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Is the "week" only the five days in-between weekends or not?

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closed as general reference by Carlo_R., Matt E. Эллен, FumbleFingers, Robusto, J.R. Jul 29 '12 at 9:39

This question is too basic; it can be definitively and permanently answered by a single link to a standard internet reference source designed specifically to find that type of information.If this question can be reworded to fit the rules in the help center, please edit the question.

Welcome to EL&U. You might find it beneficial to read How to Ask, as it explains how to ask good questions. Please read the definition for week and the definition for weekend. If these do not answer your question, please edit it to explain why. – Matt E. Эллен Jul 28 '12 at 19:20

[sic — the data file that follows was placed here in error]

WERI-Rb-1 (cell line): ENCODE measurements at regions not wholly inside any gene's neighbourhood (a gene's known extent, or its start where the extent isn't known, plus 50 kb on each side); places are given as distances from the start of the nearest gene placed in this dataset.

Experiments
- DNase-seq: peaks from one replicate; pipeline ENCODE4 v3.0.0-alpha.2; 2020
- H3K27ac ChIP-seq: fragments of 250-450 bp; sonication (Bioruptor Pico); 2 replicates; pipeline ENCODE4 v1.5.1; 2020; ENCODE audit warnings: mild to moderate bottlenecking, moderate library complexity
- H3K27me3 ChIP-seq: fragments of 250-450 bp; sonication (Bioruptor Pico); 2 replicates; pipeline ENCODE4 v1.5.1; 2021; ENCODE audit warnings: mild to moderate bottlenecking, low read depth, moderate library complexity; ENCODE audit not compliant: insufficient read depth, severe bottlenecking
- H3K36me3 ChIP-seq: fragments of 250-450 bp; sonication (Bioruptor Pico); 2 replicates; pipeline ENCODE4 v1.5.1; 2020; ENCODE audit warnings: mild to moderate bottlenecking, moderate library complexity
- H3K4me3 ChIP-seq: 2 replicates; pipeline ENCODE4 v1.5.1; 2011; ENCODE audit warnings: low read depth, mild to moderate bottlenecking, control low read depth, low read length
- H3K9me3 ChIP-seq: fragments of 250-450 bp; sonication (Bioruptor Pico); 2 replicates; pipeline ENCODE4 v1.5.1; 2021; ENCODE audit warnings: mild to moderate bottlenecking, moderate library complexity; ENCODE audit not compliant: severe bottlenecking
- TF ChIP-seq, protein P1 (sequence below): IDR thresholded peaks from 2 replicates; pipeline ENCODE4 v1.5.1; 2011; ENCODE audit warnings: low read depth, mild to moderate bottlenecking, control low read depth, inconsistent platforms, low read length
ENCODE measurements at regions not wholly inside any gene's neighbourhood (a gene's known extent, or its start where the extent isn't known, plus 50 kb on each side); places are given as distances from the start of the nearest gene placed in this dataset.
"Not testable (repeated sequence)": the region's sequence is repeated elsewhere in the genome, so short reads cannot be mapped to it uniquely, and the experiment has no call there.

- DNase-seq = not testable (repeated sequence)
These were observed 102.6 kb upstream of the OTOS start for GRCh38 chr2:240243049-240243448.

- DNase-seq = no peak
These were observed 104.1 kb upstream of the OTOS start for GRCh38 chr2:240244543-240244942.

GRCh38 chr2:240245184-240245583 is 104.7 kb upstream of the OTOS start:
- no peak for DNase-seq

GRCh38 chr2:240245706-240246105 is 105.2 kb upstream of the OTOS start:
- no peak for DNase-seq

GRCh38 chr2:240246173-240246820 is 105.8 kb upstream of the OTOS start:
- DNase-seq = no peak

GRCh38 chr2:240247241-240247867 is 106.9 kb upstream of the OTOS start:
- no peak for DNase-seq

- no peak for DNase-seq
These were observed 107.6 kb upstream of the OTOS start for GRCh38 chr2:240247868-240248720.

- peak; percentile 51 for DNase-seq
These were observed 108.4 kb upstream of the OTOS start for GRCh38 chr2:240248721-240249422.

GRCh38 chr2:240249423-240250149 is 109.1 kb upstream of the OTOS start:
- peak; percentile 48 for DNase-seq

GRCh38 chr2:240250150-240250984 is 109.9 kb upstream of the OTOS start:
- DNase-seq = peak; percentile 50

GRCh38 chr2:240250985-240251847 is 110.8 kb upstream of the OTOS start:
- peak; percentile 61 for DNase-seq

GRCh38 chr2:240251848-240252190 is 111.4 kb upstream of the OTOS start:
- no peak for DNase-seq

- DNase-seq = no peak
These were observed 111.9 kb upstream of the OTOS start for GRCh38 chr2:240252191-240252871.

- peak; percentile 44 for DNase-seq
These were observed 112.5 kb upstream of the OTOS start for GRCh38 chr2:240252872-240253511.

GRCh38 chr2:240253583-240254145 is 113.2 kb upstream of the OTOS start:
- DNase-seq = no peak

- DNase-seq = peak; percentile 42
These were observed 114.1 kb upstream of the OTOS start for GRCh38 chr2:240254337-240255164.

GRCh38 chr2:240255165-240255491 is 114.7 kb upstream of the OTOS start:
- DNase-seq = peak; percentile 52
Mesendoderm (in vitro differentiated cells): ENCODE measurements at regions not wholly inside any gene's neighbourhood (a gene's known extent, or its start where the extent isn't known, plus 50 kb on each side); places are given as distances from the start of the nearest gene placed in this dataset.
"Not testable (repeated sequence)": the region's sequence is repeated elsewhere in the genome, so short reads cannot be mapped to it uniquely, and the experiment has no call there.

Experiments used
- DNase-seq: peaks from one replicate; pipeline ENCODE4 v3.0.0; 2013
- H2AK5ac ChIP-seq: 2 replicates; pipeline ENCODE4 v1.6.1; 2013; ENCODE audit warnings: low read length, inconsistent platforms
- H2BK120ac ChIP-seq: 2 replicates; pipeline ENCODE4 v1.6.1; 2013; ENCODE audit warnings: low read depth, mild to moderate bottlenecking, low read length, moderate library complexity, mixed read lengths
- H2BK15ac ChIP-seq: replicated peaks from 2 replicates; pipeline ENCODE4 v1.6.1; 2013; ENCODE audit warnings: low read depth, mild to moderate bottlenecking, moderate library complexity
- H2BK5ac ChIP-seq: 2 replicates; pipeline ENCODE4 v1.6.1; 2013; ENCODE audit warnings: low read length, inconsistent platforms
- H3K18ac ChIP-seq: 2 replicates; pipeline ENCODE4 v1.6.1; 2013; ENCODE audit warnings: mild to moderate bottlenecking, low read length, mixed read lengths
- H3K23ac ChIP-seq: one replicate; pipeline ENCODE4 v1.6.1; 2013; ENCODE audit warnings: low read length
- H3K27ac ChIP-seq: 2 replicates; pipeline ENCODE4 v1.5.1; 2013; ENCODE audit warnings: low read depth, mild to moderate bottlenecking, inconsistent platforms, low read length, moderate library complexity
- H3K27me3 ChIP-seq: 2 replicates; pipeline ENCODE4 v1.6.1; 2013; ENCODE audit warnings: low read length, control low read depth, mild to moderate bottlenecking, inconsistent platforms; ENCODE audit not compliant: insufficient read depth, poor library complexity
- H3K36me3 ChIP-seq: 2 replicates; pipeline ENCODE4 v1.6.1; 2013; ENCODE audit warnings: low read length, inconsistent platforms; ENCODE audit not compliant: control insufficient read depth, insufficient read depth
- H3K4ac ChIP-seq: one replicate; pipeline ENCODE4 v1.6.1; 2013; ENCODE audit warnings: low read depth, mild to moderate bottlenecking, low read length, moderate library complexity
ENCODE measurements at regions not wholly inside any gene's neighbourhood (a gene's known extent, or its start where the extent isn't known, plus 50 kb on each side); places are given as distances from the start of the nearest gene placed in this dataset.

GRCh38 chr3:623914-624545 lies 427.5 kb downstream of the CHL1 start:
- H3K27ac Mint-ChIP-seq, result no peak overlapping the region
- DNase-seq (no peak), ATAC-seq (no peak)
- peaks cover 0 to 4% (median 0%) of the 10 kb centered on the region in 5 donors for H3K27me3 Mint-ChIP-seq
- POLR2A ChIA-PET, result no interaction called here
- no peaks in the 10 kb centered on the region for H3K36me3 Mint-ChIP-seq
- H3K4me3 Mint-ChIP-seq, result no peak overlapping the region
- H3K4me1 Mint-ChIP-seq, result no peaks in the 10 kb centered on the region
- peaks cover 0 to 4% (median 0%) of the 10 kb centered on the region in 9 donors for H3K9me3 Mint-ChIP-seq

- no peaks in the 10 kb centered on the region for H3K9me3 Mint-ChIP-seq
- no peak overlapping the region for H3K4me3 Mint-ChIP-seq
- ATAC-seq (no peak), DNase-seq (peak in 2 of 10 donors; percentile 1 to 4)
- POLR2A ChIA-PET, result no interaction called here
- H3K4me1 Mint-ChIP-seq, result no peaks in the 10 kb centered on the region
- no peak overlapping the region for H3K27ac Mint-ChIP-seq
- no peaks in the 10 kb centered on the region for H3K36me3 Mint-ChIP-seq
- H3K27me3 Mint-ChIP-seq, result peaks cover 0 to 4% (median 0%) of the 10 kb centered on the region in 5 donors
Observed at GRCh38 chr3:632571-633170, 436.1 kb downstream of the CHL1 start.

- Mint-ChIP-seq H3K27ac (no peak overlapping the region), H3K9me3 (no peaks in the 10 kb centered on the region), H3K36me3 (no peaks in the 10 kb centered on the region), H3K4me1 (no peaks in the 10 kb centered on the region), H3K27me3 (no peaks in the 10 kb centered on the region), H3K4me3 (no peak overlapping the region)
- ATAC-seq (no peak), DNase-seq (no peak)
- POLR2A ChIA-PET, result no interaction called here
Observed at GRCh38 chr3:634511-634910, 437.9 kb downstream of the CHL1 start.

Anything between four and ten days! \(^_^)/ – RegDwigнt Jul 28 '12 at 19:21

According to Oxford Dictionary, a week is a period of seven days, but a workweek is from Monday to Friday.

week |wiːk| noun

  • a period of seven days
  • workdays as opposed to the weekend; the five days from Monday to Friday

I’d say it depends on the context.

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Again, context is all.

"I was going to do that in the week," for example, contrasts with "...at the weekend" and so week there does not include the weekend.

"The week ending 29 July 2012" obviously does include the weekend.

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In dmckee's comment at question 8148 one finds "during the week" used similarly: "... many [places] would have been closed on the weekend. So if you want... something for the weekend, you would have to buy it during the week." – jwpat7 Jul 28 '12 at 19:27
True, context is all. I can say week and be referring to a work week. Another example: when I tell my boss, "I'll get that done by the end of the week," work week is generally implied, hence, I'm giving myself a Friday deadline. – J.R. Jul 29 '12 at 9:39

The week spans all seven days. The standard work week, only five.

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